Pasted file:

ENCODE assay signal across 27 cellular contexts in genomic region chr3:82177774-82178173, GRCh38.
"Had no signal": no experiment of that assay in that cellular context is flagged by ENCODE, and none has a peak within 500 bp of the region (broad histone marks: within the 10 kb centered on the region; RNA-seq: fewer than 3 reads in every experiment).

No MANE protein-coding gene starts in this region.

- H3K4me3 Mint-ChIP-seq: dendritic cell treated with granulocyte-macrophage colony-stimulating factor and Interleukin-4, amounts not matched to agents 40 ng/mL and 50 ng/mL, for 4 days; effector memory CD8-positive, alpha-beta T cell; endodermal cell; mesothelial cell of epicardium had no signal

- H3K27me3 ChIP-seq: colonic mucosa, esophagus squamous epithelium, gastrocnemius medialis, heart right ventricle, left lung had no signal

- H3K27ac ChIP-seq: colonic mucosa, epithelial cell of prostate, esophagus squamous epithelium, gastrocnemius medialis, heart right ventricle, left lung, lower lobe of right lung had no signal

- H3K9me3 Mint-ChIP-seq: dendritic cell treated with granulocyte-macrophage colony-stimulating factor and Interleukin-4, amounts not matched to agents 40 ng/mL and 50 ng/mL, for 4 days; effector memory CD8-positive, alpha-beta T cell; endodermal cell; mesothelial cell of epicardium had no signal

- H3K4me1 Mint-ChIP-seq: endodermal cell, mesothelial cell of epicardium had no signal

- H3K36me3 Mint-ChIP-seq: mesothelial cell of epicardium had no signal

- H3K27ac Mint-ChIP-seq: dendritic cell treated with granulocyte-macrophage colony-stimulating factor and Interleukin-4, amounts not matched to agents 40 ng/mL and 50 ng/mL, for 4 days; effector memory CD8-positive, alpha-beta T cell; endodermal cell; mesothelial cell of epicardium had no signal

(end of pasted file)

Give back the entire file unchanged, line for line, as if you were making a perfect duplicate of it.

ENCODE assay signal across 27 cellular contexts in genomic region chr3:82177774-82178173, GRCh38.
"Had no signal": no experiment of that assay in that cellular context is flagged by ENCODE, and none has a peak within 500 bp of the region (broad histone marks: within the 10 kb centered on the region; RNA-seq: fewer than 3 reads in every experiment).

No MANE protein-coding gene starts in this region.

- H3K4me3 Mint-ChIP-seq: dendritic cell treated with granulocyte-macrophage colony-stimulating factor and Interleukin-4, amounts not matched to agents 40 ng/mL and 50 ng/mL, for 4 days; effector memory CD8-positive, alpha-beta T cell; endodermal cell; mesothelial cell of epicardium had no signal

- H3K27me3 ChIP-seq: colonic mucosa, esophagus squamous epithelium, gastrocnemius medialis, heart right ventricle, left lung had no signal

- H3K27ac ChIP-seq: colonic mucosa, epithelial cell of prostate, esophagus squamous epithelium, gastrocnemius medialis, heart right ventricle, left lung, lower lobe of right lung had no signal

- H3K9me3 Mint-ChIP-seq: dendritic cell treated with granulocyte-macrophage colony-stimulating factor and Interleukin-4, amounts not matched to agents 40 ng/mL and 50 ng/mL, for 4 days; effector memory CD8-positive, alpha-beta T cell; endodermal cell; mesothelial cell of epicardium had no signal

- H3K4me1 Mint-ChIP-seq: endodermal cell, mesothelial cell of epicardium had no signal

- H3K36me3 Mint-ChIP-seq: mesothelial cell of epicardium had no signal

- H3K27ac Mint-ChIP-seq: dendritic cell treated with granulocyte-macrophage colony-stimulating factor and Interleukin-4, amounts not matched to agents 40 ng/mL and 50 ng/mL, for 4 days; effector memory CD8-positive, alpha-beta T cell; endodermal cell; mesothelial cell of epicardium had no signal